I closed the door of my classroom approximately 168 hours ago, and it will remain shut (barring trips back for reference material) until August 26. Since the door closed I've hosted one barbecue, attended one wedding, attended one Makers of Manchester meeting, met one Rhodes Scholar for a beer, spent three days in curriculum-development workshops for a new Freshman Writing class, shared one KC’s Rib Shack platter with my wife, slept about fifty hours, started breaking in a new messenger bag, played three hours of (mostly losing) poker, watched three episodes of The X Files, wrote a couple of thousand new words of fiction, plowed through the new Rolling Stone and Poets & Writers, and read five books.
I feel pretty good about the week, but I have a mixed reaction to the books.
Book one was Joe Hill’s latest, NOS4A2. I stood in line for this one, and got Joe’s signature during a reading he did at Barnes & Noble. There’s some pretty good writing in here, and the author does some fun stuff that requires you to read EVERY page of the book to get the whole story. However, it’s probably my least favorite Hill project so far. It feels a lot like his dad’s (Steven Kings) leftovers. Magic car (and bike and motorcycle): Check. Magic disabled person with all the answers: Check (M-O-O-N, that spells ‘over-used trope.’) Magic power that gives its user a headache: Check. Scary old guy who uses magic car for nefarious purposes: Check. Mr. Hill has done better.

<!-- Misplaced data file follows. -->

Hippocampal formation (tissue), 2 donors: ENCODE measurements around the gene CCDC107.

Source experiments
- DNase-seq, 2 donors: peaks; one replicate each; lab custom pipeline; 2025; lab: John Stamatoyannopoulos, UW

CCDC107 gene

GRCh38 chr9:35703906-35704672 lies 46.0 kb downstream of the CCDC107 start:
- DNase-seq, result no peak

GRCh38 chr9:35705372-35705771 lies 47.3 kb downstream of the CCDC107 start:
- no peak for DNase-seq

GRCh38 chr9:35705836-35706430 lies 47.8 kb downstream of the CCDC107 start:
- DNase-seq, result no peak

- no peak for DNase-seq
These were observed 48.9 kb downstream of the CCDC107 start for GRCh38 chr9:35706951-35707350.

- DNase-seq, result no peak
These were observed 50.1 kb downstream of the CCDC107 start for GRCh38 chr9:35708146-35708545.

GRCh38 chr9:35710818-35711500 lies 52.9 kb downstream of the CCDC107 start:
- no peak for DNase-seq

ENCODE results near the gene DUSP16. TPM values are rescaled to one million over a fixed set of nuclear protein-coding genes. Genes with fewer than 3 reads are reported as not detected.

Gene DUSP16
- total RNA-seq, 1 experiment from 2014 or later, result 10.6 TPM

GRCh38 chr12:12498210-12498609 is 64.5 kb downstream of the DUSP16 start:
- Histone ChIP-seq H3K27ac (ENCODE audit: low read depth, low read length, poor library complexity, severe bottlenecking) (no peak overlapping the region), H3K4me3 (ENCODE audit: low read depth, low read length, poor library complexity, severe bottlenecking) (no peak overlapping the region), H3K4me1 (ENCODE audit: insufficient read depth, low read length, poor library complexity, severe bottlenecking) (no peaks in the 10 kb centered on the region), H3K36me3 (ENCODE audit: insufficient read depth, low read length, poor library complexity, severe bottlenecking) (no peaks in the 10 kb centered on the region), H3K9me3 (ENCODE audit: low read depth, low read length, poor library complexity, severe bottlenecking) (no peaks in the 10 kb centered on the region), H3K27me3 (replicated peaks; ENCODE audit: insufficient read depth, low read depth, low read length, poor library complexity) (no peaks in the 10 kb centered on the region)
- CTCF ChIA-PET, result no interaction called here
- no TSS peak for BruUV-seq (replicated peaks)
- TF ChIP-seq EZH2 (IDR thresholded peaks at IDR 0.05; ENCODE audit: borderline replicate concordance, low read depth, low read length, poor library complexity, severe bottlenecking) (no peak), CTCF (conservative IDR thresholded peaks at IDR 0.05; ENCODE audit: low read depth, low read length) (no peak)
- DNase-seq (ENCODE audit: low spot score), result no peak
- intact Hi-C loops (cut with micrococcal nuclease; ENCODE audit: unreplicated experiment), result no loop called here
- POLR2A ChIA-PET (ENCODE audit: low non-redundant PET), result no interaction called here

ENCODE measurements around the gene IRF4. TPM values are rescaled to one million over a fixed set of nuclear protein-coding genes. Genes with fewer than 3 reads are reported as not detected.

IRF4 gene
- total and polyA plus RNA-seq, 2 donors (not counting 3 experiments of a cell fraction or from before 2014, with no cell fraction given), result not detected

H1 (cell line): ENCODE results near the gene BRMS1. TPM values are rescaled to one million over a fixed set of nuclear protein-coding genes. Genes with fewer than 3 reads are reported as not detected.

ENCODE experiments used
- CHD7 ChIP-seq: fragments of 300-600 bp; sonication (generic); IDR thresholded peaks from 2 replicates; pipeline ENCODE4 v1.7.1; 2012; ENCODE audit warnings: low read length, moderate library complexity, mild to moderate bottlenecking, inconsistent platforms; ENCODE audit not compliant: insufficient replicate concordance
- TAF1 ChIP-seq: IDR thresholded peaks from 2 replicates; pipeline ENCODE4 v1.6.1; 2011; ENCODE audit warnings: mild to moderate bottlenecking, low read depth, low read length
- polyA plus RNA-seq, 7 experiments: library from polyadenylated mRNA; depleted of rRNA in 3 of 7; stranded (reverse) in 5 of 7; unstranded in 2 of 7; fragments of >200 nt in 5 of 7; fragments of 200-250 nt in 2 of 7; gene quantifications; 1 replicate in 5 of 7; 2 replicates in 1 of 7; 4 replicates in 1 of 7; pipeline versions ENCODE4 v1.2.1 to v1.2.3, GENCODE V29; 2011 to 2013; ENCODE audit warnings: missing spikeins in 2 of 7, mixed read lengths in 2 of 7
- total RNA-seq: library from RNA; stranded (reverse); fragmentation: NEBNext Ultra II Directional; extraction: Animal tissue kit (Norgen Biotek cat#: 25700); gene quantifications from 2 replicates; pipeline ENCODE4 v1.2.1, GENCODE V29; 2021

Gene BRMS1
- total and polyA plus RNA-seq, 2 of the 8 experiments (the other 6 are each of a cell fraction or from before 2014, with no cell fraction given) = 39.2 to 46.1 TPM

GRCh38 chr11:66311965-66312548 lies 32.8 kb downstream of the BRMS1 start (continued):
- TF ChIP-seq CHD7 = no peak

Book two was Walter Mosley’s This Year You Write Your Novel. I all ready wrote a novel, and I’m working on more, but I pick up books like this all the time (used). Mosley’s book is short, pithy, and warm. It feels like he’s standing over your shoulder whispering good advice and encouragement in your ear.
Book three was Raymond Carver: An Oral Biography. Ray Carver was a master short-story writer who died of lung cancer in 1988 at age 50. This bio, penned by Carver pal Sam Halpert, collects musings and memories of Carver’s life offered by his literary pals. It’s arranged chronologically, from Carver’s early days, to his drunken “Bad Raymond” period, to his recovery and rebirth. Good stuff.
Book four was Diary of a Teenage Superhero by Darrell Pitt. It was free and downloaded to my Kindle. It’s the intro to a series (the next hit will cost you) and not a bad way to spend some time. The premise is interesting and the writing is pretty sharp and clean. It helps if you like superheroes.
Book five was Microstyle: The Art of Writing Little by Christopher Johnson. It’s all about cramming powerful ideas into a small amount of text; think Tweets or ad slogans or six-word memoirs. The book’s divided up into chapters on wordplay and structure and is probably worth a looksee for wordsmiths and marketing types.
On to the next 168 hours.